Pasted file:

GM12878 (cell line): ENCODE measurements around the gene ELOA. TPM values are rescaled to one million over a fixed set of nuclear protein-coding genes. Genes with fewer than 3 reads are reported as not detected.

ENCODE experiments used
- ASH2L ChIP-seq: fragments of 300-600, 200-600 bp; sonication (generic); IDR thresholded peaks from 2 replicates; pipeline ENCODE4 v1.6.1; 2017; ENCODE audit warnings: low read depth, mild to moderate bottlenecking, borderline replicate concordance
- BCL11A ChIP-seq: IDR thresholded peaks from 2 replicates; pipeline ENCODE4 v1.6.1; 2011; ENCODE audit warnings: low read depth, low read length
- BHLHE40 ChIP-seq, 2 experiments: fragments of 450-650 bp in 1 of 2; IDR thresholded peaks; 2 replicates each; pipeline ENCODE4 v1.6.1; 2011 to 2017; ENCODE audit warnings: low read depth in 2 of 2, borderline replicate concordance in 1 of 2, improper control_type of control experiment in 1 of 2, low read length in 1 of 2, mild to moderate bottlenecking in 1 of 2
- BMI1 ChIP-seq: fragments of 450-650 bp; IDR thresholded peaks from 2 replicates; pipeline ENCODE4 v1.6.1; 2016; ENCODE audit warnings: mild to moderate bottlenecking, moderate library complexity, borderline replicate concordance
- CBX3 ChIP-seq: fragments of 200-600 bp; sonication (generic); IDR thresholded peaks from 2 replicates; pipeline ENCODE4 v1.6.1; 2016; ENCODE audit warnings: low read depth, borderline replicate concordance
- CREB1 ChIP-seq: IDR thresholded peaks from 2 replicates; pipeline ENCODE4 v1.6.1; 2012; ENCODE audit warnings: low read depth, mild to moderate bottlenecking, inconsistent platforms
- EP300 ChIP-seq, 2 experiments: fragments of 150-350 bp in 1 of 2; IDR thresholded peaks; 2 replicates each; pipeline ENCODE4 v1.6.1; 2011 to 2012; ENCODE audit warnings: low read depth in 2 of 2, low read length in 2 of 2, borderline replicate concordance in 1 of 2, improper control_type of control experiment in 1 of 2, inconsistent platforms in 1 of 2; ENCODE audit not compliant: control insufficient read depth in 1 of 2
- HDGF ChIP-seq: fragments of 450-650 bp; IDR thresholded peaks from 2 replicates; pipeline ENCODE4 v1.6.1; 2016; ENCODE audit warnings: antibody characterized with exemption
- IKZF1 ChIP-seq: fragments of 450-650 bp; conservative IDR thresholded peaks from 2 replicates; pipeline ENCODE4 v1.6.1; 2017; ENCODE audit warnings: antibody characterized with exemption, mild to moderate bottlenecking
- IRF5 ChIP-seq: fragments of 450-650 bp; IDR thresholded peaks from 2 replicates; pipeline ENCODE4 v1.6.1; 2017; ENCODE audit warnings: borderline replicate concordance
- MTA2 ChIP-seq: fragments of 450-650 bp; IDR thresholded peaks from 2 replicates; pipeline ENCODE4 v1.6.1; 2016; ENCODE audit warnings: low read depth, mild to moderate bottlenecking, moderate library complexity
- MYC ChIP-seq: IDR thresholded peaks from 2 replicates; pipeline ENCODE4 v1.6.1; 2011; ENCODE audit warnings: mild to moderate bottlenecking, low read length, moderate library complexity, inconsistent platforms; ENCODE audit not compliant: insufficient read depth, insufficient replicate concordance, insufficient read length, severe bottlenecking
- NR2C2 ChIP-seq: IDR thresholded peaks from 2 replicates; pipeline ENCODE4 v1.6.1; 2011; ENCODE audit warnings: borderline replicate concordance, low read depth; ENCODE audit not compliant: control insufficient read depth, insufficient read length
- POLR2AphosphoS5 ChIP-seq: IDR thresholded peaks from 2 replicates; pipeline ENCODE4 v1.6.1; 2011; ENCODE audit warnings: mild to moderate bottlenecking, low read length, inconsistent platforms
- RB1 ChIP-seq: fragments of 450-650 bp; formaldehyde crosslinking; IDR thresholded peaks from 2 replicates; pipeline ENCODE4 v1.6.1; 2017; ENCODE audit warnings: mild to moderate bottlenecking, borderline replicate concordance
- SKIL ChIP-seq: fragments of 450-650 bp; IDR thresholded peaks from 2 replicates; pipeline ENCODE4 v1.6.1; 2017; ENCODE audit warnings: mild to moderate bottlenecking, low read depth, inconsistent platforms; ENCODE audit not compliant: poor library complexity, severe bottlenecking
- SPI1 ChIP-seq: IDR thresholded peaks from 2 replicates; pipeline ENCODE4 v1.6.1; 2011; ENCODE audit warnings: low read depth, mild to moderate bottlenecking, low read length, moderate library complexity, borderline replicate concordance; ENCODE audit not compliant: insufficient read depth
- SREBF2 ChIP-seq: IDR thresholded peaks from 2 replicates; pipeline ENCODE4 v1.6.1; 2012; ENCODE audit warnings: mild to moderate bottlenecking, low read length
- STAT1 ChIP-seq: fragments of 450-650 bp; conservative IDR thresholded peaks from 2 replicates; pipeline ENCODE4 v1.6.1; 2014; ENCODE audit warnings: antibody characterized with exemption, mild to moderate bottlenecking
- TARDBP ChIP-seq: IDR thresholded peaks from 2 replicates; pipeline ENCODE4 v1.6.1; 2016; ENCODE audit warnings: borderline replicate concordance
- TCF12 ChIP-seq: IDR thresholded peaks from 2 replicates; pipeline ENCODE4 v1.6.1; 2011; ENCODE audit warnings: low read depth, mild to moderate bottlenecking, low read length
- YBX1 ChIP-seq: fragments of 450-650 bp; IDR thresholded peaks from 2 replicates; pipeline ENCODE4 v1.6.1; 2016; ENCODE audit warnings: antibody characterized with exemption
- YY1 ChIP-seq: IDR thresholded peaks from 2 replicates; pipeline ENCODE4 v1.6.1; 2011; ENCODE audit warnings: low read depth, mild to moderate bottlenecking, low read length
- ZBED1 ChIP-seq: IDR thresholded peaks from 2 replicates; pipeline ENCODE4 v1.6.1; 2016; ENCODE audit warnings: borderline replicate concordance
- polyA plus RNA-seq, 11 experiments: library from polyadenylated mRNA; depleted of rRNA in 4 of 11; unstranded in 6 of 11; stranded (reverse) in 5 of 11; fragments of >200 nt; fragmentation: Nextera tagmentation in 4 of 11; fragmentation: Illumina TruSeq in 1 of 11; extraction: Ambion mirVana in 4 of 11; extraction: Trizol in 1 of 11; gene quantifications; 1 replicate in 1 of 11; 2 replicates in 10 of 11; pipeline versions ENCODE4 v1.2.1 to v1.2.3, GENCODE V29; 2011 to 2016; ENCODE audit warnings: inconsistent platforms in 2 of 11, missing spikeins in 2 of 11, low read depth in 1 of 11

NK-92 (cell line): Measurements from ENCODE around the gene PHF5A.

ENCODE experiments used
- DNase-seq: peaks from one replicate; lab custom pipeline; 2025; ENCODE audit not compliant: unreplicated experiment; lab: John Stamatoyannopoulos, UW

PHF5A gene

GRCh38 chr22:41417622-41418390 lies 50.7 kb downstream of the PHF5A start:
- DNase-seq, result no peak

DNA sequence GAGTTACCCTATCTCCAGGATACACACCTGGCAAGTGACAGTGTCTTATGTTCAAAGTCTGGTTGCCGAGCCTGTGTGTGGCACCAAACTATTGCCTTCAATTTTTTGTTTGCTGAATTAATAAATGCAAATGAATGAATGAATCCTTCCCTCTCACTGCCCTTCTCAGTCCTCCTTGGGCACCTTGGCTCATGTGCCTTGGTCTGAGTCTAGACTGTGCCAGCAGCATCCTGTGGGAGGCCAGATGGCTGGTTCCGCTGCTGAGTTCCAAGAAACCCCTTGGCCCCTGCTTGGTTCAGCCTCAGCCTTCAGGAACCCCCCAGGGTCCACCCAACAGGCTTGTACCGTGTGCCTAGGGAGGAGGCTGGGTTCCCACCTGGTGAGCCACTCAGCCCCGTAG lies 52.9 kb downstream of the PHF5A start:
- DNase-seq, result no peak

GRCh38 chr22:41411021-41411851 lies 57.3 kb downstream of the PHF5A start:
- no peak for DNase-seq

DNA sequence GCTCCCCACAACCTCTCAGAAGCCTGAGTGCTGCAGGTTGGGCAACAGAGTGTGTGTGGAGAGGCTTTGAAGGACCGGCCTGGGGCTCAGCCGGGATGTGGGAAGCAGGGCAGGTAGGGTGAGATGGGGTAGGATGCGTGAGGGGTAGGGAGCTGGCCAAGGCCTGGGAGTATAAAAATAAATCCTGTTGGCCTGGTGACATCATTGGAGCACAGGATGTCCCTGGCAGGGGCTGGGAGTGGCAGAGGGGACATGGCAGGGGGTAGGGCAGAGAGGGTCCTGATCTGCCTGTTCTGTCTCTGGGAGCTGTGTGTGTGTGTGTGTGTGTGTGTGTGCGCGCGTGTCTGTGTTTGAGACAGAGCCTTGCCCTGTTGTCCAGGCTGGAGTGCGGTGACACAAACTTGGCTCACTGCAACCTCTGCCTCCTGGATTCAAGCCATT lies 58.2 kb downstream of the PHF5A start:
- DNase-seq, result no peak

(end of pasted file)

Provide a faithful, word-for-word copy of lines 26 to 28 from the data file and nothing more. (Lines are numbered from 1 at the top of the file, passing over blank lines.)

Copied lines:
- ZBED1 ChIP-seq: IDR thresholded peaks from 2 replicates; pipeline ENCODE4 v1.6.1; 2016; ENCODE audit warnings: borderline replicate concordance
- polyA plus RNA-seq, 11 experiments: library from polyadenylated mRNA; depleted of rRNA in 4 of 11; unstranded in 6 of 11; stranded (reverse) in 5 of 11; fragments of >200 nt; fragmentation: Nextera tagmentation in 4 of 11; fragmentation: Illumina TruSeq in 1 of 11; extraction: Ambion mirVana in 4 of 11; extraction: Trizol in 1 of 11; gene quantifications; 1 replicate in 1 of 11; 2 replicates in 10 of 11; pipeline versions ENCODE4 v1.2.1 to v1.2.3, GENCODE V29; 2011 to 2016; ENCODE audit warnings: inconsistent platforms in 2 of 11, missing spikeins in 2 of 11, low read depth in 1 of 11

NK-92 (cell line): Measurements from ENCODE around the gene PHF5A.